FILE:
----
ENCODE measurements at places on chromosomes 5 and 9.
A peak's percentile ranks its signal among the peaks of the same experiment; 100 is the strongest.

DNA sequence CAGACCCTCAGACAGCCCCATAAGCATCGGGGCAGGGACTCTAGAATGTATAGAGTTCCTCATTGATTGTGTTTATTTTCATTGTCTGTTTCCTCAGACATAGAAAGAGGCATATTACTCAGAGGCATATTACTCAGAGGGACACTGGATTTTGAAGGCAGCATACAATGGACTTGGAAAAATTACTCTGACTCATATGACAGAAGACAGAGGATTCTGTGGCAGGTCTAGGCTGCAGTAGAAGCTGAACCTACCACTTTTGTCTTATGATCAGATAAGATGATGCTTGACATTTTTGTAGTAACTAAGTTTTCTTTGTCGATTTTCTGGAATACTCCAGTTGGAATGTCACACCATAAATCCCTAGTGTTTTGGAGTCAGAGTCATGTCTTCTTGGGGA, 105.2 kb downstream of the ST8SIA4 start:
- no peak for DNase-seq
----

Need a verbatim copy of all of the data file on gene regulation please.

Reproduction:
ENCODE measurements at places on chromosomes 5 and 9.
A peak's percentile ranks its signal among the peaks of the same experiment; 100 is the strongest.

DNA sequence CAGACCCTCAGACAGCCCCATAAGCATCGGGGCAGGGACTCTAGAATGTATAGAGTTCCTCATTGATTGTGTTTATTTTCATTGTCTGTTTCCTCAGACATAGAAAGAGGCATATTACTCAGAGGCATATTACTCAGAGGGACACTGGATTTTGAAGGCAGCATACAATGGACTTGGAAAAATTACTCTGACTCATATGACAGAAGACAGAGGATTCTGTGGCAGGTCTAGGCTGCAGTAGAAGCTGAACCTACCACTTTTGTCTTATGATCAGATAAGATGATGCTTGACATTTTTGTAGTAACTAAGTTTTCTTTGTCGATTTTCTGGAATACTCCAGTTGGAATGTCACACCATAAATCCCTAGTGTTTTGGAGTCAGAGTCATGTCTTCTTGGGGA, 105.2 kb downstream of the ST8SIA4 start:
- no peak for DNase-seq